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34

You could be not reaching those high notes for any of these reasons: You are young and your voice is still developing your vocal technique is bad you're doing the wrong exercises and over-straining your voice you have a naturally low voice, and you'll never hit those notes Only a qualified voice teacher will be able to tell you which of these is the case, ...


19

One other place where we find large crowds of people singing songs together is worship music- so perhaps we can find relevant advice there. The general consensus* is that the most friendly keys for congregational singing will be the keys which place the melody in the range of C to C, roughly. It doesn't technically matter which C's, really, as men will ...


15

Theoretically yes. Most probably, no. As with many other things, a teacher is not absolutely fundamental, but a professional guidance ensures that: you follow an appropriate didactic path tailored on you, your needs and capabilities, focusing on improving your gaps and enhancing your strengths; you don't lose time with unnecessary or even wrong suggestions ...


13

This vocal style comes from the American traditions of close harmony. As popular music (and the radio) came into being in the 20th century, it took influence from the styles of its times, just as any emerging style of music does. Looking back even further, the roots of this vocal style can be traced back to the 1800s and are likely also traceable to African ...


12

Perhaps because singers are more likely not to have learned scales in such a formal way as guitarists, i.e. the names, the intervals between the notes etc. The fretboard on a guitar lays out a series of semitones for each string. A student guitarist will most likely learn at least some scales appropriate for the type of music they are learning. The voice has ...


11

To be realistic, different people have different ranges. If everyone had the range of Mariah Carey or Axel Rose they would use it. However Taylor Swift only has just over 2 octaves and she has managed quite well. As others have said; don't strain but remember that falsetto or even whistle registers might be available to you. This is a way of getting extra ...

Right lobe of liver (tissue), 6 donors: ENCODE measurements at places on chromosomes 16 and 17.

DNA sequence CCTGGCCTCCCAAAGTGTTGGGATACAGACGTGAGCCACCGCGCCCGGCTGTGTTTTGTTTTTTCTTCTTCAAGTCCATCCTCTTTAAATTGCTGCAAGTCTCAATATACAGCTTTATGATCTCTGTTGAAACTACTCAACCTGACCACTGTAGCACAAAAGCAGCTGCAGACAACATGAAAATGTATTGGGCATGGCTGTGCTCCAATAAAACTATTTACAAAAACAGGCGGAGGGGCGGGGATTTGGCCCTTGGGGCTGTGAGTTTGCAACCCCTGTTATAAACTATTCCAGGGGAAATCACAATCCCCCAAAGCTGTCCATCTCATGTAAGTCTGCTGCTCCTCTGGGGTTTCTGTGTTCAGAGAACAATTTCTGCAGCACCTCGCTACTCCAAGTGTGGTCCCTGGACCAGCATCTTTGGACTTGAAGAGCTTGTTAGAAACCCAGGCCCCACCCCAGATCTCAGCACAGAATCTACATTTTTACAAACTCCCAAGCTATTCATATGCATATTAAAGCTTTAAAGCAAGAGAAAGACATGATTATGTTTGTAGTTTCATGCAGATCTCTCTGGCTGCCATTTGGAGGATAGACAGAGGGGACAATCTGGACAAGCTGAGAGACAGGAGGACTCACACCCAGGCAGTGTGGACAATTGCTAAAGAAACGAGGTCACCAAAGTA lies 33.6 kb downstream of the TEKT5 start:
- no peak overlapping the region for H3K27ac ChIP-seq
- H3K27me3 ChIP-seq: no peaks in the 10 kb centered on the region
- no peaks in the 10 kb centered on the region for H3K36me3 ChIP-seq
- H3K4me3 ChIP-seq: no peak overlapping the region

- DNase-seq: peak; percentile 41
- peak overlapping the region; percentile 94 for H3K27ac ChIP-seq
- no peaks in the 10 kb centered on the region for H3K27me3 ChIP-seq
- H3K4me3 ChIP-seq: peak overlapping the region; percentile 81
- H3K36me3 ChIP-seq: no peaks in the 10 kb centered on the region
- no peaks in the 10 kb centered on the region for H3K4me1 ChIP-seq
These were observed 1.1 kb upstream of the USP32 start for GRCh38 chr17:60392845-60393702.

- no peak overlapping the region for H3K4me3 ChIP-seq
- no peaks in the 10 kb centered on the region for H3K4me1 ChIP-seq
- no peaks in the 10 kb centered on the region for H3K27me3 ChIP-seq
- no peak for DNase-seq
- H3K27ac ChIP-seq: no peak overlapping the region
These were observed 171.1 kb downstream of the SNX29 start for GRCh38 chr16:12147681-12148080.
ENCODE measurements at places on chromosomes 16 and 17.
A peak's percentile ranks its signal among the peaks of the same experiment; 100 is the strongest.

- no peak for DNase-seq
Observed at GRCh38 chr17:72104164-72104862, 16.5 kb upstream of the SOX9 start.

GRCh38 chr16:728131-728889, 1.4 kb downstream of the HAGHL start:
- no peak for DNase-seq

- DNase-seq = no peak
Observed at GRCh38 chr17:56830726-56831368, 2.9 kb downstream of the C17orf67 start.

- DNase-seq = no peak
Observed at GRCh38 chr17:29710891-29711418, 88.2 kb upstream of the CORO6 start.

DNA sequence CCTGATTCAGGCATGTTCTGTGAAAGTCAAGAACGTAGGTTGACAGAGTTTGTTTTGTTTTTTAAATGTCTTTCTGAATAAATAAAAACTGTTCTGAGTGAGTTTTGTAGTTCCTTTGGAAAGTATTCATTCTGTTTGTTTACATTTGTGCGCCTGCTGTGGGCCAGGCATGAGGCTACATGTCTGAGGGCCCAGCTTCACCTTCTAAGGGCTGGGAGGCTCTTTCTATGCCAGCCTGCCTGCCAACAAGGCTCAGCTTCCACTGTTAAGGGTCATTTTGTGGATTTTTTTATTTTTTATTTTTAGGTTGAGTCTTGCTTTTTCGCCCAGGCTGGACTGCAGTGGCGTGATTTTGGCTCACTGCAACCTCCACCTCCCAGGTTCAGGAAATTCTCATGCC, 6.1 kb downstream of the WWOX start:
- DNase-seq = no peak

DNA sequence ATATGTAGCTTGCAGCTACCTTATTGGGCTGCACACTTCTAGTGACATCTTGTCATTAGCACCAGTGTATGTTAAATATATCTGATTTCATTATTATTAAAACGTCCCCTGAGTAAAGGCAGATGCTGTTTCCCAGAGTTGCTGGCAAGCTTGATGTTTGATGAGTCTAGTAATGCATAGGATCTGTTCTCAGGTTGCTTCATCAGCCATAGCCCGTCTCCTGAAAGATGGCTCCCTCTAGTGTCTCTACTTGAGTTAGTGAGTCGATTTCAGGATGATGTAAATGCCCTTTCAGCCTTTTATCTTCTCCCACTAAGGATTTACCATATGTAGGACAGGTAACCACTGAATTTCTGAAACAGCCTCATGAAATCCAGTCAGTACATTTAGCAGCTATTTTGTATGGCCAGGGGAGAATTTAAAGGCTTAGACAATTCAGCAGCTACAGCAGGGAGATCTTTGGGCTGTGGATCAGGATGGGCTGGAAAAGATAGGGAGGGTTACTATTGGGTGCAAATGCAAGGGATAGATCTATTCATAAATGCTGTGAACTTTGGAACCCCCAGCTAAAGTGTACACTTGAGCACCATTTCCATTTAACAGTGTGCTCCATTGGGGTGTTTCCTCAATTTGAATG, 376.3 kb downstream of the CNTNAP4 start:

11

This is very anecdotal, & I of course can't speak for all productions, but way back in the mists of time [the 80's] I used to do session BVs on occasion. Usually rock rather than pure pop bands, when people wanted what they would at the time call "Queen blocks" - huge vertical cliffs of vocals, from as low to as high as anyone could reach. I ...


10

Just about everyone can manage an octave from B♭ to the one above. Women and men will find their own octave. Take it up to C if you like. By D some will begin to fall out, but this should be compensated by the louder tone of those who CAN get up there! Having said that, crowds enjoy 'going for the high note' in some types of song. Keep 'All things bright ...


10

You won't be singing in C3 or C2, as those are specific notes. What you mean is singing a tune an octave lower, or even higher, than where it's written, or normally sung. No, it's not out of tune, as the notes you sing will be the same name notes as original, just in a different octave. If you listen to people in a crowd singing 'in unison', usually the ...


9

The "what note" question has at least two different dimensions to it: absolute and relative pitch. For simply singing the same notes you're hearing, you don't need to know either of these. What absolute note am I hearing You need to know the absolute named pitch in the following situations: If you need to play the exact same note or accompanying ...


9

Human speech (including dialogue in movies) has a certain pitch. Well, this is true MOST of the time. As counterexamples, whispers wouldn't have defined pitch, and neither would certain other ways to vocalize dialogue (vocal fry in a delivery tends to obscure the fundamental, for example). Breathing sounds like sighs don't have strong observable ...


9

Premise: I'm italian, and I am really fanatic about our language pronunciation and writing, including their meaning, context and history, especially when related to music. Now, the keyword here is elision, even if this often happens as a similar aspect, apocope. The elision is when an unstressed vowel (or syllable) is omitted at the end of a word when the ...


8

Have to say that most, if not all of the singers I've played and worked with over the years (including myself) had no formal training at all - and some were extremely good. Main reason - there were maybe some teachers available, but certainly nothing on the net (no net, even!). And, just because it's on the net doesn't mean it's any good, be well aware of ...


8

Imagine being completely deaf, not being able to hear what sounds you produce. With a well-tuned guitar, or piano, you'd still be able to bang out a tune, knowing which notes constitute it. But try singing that tune. Doubtful it'll be successful. Main reason is that there are certain places where the notes live on guitar (as in OP), whereas with vox, the ...